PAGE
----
Student group goes an unorthodox route for cash

Members of the Philippine Student Association frequent research trials to make money as experiment subjects.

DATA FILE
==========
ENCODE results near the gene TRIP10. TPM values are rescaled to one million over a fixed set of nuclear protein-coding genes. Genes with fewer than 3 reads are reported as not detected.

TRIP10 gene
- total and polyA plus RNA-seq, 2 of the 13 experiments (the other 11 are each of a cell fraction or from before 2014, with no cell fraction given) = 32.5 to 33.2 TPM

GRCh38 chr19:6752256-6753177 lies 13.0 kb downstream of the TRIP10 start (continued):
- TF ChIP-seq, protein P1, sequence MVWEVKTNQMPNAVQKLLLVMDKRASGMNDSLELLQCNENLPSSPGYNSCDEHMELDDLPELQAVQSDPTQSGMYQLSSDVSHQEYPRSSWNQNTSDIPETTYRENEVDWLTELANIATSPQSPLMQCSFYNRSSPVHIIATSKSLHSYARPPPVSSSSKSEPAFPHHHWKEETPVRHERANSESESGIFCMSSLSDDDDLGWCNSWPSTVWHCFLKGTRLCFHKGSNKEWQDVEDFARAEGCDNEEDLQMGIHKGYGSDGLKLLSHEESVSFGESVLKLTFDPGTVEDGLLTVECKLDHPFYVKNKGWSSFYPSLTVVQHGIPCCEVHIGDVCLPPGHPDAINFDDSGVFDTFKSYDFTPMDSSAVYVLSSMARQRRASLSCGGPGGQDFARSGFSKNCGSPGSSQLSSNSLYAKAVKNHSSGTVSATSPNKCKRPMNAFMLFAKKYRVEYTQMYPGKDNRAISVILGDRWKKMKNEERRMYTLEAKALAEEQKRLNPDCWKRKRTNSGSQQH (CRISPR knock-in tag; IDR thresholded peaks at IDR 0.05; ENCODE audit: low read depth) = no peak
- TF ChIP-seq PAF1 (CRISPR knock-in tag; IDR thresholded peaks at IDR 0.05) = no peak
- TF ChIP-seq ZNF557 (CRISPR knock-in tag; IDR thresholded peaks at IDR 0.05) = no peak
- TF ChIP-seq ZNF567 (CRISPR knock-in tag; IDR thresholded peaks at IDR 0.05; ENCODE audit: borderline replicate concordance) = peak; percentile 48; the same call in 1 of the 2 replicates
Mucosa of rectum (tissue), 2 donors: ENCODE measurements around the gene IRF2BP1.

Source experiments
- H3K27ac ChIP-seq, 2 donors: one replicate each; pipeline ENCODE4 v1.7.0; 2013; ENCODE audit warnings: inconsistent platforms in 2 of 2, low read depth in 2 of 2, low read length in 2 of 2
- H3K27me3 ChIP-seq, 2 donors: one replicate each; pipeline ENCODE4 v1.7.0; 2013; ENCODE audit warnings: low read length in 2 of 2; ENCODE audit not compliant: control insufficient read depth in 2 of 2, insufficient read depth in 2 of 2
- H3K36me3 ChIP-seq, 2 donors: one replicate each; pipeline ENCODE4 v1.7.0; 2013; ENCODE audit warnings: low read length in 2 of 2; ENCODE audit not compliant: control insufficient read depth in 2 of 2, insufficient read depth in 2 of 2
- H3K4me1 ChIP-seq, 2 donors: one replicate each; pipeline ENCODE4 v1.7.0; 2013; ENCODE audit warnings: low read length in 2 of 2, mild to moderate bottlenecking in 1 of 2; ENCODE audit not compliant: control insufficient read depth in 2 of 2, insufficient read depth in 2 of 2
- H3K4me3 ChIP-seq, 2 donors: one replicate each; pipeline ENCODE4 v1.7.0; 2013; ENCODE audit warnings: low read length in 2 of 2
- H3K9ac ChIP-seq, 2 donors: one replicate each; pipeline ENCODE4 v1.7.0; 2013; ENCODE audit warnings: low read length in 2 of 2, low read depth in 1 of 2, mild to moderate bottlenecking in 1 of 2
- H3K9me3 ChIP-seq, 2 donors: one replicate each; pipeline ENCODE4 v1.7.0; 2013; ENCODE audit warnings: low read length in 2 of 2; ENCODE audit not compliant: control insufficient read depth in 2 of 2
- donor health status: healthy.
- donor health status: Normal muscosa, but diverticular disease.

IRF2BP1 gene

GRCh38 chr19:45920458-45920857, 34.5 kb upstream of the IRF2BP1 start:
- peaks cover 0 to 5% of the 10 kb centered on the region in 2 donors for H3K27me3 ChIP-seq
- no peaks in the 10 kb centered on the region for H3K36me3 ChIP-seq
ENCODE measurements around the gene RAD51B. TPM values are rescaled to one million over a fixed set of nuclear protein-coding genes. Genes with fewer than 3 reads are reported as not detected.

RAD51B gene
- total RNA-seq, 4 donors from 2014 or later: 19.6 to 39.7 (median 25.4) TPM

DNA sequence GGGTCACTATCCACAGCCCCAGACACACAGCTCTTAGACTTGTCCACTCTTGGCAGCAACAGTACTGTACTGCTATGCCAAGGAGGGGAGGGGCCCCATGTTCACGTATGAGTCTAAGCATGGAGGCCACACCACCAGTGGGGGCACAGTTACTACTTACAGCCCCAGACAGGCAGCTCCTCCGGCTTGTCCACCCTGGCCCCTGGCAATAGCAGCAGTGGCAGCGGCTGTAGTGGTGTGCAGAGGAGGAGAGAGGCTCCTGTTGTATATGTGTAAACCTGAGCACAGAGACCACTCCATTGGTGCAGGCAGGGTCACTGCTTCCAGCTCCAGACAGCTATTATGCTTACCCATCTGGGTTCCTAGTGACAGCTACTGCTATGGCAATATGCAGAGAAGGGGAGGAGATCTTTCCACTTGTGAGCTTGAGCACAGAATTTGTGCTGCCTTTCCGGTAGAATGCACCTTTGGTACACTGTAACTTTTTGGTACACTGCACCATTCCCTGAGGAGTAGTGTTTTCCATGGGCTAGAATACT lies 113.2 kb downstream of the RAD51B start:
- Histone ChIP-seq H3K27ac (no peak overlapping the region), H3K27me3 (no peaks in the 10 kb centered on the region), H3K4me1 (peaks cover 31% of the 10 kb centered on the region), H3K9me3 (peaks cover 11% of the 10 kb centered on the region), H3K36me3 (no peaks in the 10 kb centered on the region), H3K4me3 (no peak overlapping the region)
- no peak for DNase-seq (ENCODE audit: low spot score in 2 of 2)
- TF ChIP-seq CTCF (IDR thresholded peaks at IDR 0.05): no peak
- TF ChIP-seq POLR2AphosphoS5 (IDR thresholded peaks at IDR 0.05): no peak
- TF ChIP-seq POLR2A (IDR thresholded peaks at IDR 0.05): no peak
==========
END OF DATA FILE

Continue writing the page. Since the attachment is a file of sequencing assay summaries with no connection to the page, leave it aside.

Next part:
Vaishnavi Subramini was in a crunch during finals week last May. She was in need of research subjects that would complete a computer survey for a class research project. The Philippine Student Association also needed some help. With the economy the way it is, the student groupâÄôs events have been costing more and more, and grants do not always cover them. These two unrelated problems were simultaneously resolved with PSAâÄôs new fundraising method: paid research participation. Group Treasurer Jean Cruz got together about 100 participants for SubraminiâÄôs study in time for her due date, and PSA raised more than $1,000 in two days, by simply completing a 20-minute computer survey. Subramini said this money comes from research grants professors receive from the University of Minnesota or from grant-giving organizations, such as the National Science Foundation . PSA has fundraised in this way for the past year, Cruz said. As an accounting and international business junior, Cruz has helped publicize and organize the fundraising opportunity, which PSA has profited from on three separate occasions. Cruz said PSA raised approximately 25 percent of total funds by getting members of PSA and its affiliates, such as the Minnesota International Students Association and the Asian-American Student Union , involved in research studies as paid participants. âÄúItâÄôs a big contribution to our fund âĦ and itâÄôs very easy,âÄù Cruz said. âÄúBoth parties, they need what each other is offering.âÄù Cruz said he keeps an eye out for opportunities on flyers and bulletin boards around campus. One such study, which took place last fall, took half an hour and involved the participants listening to music and discussing their opinions of it, Cruz said. For this study, Cruz gathered about 30 people, and although the participants come from a variety of PSA affiliates, all funds went directly to PSA, which does not receive student service fee funding. For some studies, if the majority of research subjects come from a certain group or subculture, the results may be skewed. Assistant marketing professor Vladas Griskevicius said the problem only arises if the subject matter of the study will prompt starkly different responses from different groups of people. âÄúIf you have reason to believe that thereâÄôs a group of people that is likely to respond very differently from another group of people, then youâÄôre going to have a problem,âÄù Griskevicius said. Subramini said for studies such as hers, which involve elements such as decision making, problems would not arise. She said decision-making strategies are âÄúpretty consistent across the population in general.âÄù Nutrition and dietetic senior Justin Calubayan is a member of PSA and has participated in all three research studies. âÄúItâÄôs us kind of getting it started, and then we branch out to our friends,âÄù Calubayan said. Cruz said these funds are used for PSA events such as their annual fashion show, a long-running practice which showcases Philippine culture. The PSA members are in the minority of research participants, though; Griskevicius said for many majors, participating in research is a class requirement and participants are not paid. âÄúFrom a studentâÄôs perspective, you basically feel like itâÄôs part of the class and [that] itâÄôs a learning experience to get exposure to research,âÄù Griskevicius said. Of the portion of participants that are paid, Griskevicius said many of the consistent volunteers are part of a pool of approximately 700 people put together by the UniversityâÄôs Carlson School of Management. Joseph Redden , an assistant marketing professor at Carlson, regularly does studies that require trial volunteers. âÄúSome [volunteers] are Minnesota students, some may be employees, some may just be in the area,âÄù he said. Redden said that for his studies, subjects generally sign up for an hour-long time slot and are paid for that time. He said the wage is on average between $10 and $12 per hour, although some studies offer monetary incentives if a study looks at the effort made by participants involved. Cruz said he has seen studies that pay anywhere from $5 to $15 an hour as well. Redden said he felt the reasons for volunteering are based on the money, but come from a natural curiosity as well. âÄúCertainly if there was no money, they probably wouldnâÄôt do it, but I think the people who tend to do them regularly are people who tend to find the studies somewhat interesting.âÄù